** Marx is not blind to any of this, although he tends to complacently bracket it as a self-destructive contradiction. The Communist Manifesto is especially stark in this regard. Continuous auto-liquidation of the establishment is modernity’s installed regulative idea. Recent history has only confirmed the insight. Capital revolutionizes harder, deeper, and faster than ‘the Revolution’. Its lack of attachment to itself exceeds anything the left has been able to consistently match. Capital’s scandalous immortality is derived solely from its inventiveness in ways to kill itself. There is no serious way in which it could die that is not more intensely effectuated as a functional innovation within itself.
Revolutionary capital proceeds through disintermediation. It bypasses what it marks for extinction. Morgen E. Peck reports on a conversation with Ethereum entrepreneur Joseph Lubin: “‘We will replace insurance companies. We will replace Wall Street,’ he told me. […] Then the list kept growing. Online movie distribution houses like Netflix and Hulu. Gaming platforms like Xbox and Sega Genesis. Messaging services like Twitter. Add to that retirement plans, currency exchanges, voting, intellectual-property managers, and trust-fund disbursers. According to Lubin, everything – really everything – we do on the Internet or via any kind of digital channel is about to undergo a radical change.”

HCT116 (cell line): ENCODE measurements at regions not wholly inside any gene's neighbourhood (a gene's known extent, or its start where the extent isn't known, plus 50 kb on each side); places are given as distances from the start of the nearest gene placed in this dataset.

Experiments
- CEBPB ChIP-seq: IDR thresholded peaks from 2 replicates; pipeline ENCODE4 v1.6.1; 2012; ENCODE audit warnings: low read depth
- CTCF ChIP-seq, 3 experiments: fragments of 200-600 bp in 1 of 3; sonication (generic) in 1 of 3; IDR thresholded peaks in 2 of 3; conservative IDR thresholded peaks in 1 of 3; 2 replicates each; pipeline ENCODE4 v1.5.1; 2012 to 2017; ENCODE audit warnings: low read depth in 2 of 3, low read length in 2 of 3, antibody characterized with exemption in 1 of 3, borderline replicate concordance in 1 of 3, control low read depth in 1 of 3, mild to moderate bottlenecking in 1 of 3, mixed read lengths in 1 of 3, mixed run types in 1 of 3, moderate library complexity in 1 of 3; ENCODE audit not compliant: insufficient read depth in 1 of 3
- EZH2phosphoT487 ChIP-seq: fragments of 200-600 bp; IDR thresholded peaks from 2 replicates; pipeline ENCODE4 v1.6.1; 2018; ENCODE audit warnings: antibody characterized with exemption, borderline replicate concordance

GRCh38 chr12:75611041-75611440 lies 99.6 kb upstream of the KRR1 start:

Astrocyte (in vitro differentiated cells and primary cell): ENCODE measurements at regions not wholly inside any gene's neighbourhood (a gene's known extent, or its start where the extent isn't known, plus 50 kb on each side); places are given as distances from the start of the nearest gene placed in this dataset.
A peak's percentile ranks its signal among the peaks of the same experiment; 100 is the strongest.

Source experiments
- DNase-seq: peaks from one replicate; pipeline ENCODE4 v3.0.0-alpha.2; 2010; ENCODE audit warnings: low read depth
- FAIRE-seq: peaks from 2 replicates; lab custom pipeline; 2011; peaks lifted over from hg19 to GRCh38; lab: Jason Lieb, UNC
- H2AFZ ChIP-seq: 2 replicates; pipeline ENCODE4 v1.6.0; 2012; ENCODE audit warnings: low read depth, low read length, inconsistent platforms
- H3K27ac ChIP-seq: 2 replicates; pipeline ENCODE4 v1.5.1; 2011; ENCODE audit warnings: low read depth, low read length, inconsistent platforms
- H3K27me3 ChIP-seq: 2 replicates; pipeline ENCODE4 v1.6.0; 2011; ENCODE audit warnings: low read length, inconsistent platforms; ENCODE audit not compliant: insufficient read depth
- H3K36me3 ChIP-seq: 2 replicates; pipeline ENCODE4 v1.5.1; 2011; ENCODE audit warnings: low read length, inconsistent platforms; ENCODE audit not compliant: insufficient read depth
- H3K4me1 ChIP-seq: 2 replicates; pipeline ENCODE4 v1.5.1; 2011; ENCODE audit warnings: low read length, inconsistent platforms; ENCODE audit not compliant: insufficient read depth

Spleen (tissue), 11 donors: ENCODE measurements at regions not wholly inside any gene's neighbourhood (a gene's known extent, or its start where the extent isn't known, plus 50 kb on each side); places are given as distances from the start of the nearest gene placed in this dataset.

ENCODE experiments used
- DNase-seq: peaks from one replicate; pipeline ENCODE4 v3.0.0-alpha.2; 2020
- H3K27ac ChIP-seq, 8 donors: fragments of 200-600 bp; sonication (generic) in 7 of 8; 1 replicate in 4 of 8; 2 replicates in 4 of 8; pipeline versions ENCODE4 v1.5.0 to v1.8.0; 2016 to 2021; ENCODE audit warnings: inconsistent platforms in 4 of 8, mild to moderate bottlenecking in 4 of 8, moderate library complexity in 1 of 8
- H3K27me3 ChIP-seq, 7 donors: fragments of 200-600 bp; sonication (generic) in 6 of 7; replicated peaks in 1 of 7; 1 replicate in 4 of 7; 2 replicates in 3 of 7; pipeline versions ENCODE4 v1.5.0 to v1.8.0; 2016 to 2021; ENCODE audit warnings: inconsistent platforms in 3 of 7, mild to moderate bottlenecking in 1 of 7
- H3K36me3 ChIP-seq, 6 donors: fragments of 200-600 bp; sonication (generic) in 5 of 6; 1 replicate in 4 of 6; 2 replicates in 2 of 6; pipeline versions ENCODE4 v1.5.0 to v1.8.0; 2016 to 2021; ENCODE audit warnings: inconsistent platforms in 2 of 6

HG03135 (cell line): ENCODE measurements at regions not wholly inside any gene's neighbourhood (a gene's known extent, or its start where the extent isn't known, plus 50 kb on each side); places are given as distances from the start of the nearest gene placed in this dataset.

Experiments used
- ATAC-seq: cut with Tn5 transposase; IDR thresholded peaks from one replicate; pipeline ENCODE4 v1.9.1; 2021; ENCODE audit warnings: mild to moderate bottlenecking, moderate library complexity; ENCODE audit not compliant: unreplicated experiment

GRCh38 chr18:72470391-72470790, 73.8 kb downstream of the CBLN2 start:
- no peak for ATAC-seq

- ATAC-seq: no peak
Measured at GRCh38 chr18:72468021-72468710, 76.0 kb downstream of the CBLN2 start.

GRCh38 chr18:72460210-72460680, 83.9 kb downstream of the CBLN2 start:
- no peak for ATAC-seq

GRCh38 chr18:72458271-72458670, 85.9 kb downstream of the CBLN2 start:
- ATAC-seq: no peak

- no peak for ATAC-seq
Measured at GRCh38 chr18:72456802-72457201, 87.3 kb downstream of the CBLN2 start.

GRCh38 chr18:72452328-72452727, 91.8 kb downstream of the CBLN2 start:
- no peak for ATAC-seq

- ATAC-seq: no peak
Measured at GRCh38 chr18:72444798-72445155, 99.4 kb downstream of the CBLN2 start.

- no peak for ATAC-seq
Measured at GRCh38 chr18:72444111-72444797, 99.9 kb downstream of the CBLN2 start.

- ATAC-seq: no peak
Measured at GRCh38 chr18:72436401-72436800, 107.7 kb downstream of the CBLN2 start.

*** The coinage comes from David Golumbia.

**** Bitcoin was invoked on Halloween (2008/10/31), in a research paper published under the cryptic name Satoshi Nakamoto. It had the time format of a horror story. This is not the place to follow the Gothic roads thus opened, however suggestive they initially appear. Most notable, at this point, are the shadow-undercurrents to questions about whether Bitcoin can ever die (or be stopped). Upon intense examination, neither possibility seems to be coherently thinkable.